Reactive skin manifests itself in the form of redness, dryness, irritation, and other unpleasant problems that are often confused with a variety of skin conditions. What does it mean to have reactive skin and how to treat this?
Reactive skin is a fairly common problem that has to do with excessive sensitivity to various factors. This condition manifests itself in the form of the skin becoming red, dry, shiny, or irritated and this can bloom suddenly. In many cases, the causes are unknown.
This phenomenon is more common in women. According to experts, about one in three women suffers from reactive skin. Some of them experience the symptoms so often that they eventually consider them “normal” even though they are not. In fact, many dermatologists also have trouble diagnosing these skin phenomena.
Reactive skin is often referred to as sensitive, irritated, or intolerant skin, but these terms are not exact. Reactive skin is not a disease in itself, but it does cause discomfort to those who experience it. What is the cause behind reactive skin? And what can be done to keep the symptoms under control?
What is reactive skin?
Until recently, this condition was commonly referred to as “sensitive skin”. However, dermatologists believe that the term “reactive skin” is more accurate. It is defined as a type of skin that causes unpleasant sensations, such as a burning sensation, itching, pain, or a stinging sensation due to a stimulus that does not usually trigger this type of reaction.
This phenomenon is classified as skin reactivity only when no other condition can explain the changes in the skin. In other words, the symptoms cannot be explained by, for example, an allergy to a specific substance or the presence of an irritant, such as soap.
Another characteristic of this condition is that it generally occurs regularly and periodically. In other words, the symptoms bloom and then disappear. Cosmetics are often a trigger.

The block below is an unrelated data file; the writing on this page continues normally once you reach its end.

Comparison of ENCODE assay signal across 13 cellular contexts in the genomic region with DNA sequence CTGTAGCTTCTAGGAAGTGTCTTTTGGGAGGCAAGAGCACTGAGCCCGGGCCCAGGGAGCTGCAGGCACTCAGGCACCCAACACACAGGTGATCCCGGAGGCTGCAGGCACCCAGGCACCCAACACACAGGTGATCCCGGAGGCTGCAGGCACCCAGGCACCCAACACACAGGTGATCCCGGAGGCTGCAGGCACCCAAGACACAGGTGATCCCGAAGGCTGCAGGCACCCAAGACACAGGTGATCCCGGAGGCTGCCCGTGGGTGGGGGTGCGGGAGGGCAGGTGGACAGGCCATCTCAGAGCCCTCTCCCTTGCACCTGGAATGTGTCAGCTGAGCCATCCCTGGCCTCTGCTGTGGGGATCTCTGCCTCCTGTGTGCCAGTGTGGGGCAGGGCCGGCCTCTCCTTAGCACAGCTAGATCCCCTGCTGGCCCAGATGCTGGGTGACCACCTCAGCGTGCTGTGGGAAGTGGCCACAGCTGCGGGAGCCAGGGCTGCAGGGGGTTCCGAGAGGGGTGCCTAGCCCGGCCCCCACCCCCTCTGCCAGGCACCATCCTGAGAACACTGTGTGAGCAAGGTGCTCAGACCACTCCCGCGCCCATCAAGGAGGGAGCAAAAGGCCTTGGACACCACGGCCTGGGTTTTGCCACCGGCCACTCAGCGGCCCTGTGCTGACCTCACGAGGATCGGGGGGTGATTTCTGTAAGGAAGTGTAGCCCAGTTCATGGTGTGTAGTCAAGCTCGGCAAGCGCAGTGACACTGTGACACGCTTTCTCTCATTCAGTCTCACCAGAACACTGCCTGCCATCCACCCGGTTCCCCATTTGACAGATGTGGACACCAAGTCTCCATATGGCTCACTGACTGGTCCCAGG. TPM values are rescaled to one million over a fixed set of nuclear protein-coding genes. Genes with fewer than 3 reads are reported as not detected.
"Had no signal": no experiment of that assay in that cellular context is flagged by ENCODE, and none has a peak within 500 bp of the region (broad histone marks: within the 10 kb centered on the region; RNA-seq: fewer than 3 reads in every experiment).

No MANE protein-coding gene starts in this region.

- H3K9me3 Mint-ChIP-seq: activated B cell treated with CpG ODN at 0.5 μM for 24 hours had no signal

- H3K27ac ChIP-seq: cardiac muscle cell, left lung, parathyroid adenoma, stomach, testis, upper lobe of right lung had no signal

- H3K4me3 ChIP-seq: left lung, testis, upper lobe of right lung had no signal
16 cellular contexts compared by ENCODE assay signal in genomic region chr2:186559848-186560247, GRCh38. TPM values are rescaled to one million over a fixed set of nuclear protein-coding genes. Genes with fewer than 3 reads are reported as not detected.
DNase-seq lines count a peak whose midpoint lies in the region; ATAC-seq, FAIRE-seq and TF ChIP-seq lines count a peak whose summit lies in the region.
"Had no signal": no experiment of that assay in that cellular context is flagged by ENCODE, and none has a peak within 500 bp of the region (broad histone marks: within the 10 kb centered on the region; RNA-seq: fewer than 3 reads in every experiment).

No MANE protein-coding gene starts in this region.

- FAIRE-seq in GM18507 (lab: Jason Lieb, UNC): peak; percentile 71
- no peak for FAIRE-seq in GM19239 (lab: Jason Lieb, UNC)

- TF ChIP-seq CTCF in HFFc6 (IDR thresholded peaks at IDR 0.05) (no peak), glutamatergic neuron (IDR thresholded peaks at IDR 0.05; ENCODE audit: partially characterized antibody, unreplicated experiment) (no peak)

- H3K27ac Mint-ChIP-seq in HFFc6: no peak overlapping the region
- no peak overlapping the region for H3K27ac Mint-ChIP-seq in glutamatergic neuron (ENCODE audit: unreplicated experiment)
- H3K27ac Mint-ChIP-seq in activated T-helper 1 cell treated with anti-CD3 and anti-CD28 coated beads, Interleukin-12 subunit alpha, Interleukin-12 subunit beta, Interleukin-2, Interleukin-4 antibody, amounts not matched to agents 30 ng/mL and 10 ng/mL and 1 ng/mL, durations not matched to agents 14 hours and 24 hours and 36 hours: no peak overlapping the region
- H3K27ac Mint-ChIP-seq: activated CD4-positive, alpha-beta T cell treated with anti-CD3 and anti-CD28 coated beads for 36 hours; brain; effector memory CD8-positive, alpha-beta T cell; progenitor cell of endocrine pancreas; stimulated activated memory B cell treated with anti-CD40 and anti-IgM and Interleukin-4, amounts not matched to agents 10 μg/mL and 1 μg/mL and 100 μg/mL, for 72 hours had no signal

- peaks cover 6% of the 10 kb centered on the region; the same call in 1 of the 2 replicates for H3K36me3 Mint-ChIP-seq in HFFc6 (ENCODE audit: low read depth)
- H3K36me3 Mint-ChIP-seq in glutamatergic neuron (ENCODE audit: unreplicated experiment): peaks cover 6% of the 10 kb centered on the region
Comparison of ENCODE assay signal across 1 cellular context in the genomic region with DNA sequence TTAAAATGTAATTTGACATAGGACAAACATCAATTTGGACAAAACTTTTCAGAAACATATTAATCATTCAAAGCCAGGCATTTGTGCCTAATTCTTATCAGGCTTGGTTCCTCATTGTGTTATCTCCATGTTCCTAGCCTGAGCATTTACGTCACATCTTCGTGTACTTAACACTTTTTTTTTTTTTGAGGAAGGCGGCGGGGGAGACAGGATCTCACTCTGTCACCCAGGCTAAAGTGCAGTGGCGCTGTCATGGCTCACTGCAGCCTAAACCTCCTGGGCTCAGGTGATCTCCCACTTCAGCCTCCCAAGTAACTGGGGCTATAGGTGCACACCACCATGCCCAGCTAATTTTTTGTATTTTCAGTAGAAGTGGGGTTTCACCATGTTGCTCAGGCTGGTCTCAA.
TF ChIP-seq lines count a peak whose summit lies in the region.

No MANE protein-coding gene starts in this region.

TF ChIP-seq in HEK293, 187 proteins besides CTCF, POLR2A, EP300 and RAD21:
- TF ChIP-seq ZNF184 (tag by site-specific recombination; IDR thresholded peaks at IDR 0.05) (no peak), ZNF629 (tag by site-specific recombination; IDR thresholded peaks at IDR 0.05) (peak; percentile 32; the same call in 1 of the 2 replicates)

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The causes of reactive skin
Research has not yet fully elucidated the reasons why reactive skin occurs. However, three hypotheses can explain this phenomenon. We tell you more about them below.
- Epidermal hypothesis. This hypothesis suggests that the skin barrier, which is located in the epidermis, is defective. It, therefore, does not protect the skin sufficiently from external substances.
- Biochemical hypothesis. This hypothesis indicates that these cases are anomalies in channels called TRP (transient receptor potential channels). These are located in the outermost part of the epidermal cells and the nerve endings.
- Neurogenic hypotheses. This hypothesis suggests that people with reactive skin have a lower number of intraepidermal nerve fibers. At the same time, they show a greater release of inflammatory neurotransmitters.
At the same time, experts have determined that certain specific factors can trigger skin reactivity. These include the following:
- Improper use of cosmetics
- Continuous exposure to certain chemicals
- Pollution in the environment
- Heat and radiation treatment
- Extreme temperatures
- Some medications
- Lack of sleep
- Low humidity
- Strong food or very spicy food
What measures can be taken to prevent skin reactivity?
People who experience skin reactivity must be careful with the products they use. It is best to talk to a dermatologist so that he or she can indicate which specific products are best for each case.
It is important to make some changes in your beauty routine and optimize the cleansing and moisturizing of the skin. Using and applying sunscreen every two to three hours is also crucial.
At the same time, it is important to avoid cosmetics that contain potentially irritating ingredients. Some examples include propylene glycol, TCA, AHA, alcohol but there are also more. At the same time, people with reactive skin should avoid moisturizing with creams that contain retinoids and hydroxy acids. Besides, anti-aging and strong exfoliating products can be irritating.
To cleanse and moisturize reactive skin, it is best to use lotions and creams instead of other products. You should apply these products by gently pressing them against the skin without friction.
Reactive skin – conclusion
The treatment of reactive skin is complex, as is the diagnosis. First of all, the dermatologist must rule out all other possible conditions. Then he or she can indicate which products are best for each patient. In the same way, the doctor should find out which products are the most triggering.
Sometimes doctors recommend drugs that are commonly used to treat atopic skin, which has also been shown to be effective in cases of reactive skin. In any case, people with this skin condition must moisturize the skin. This means that you not only use moisturizing creams but also drink a lot of water.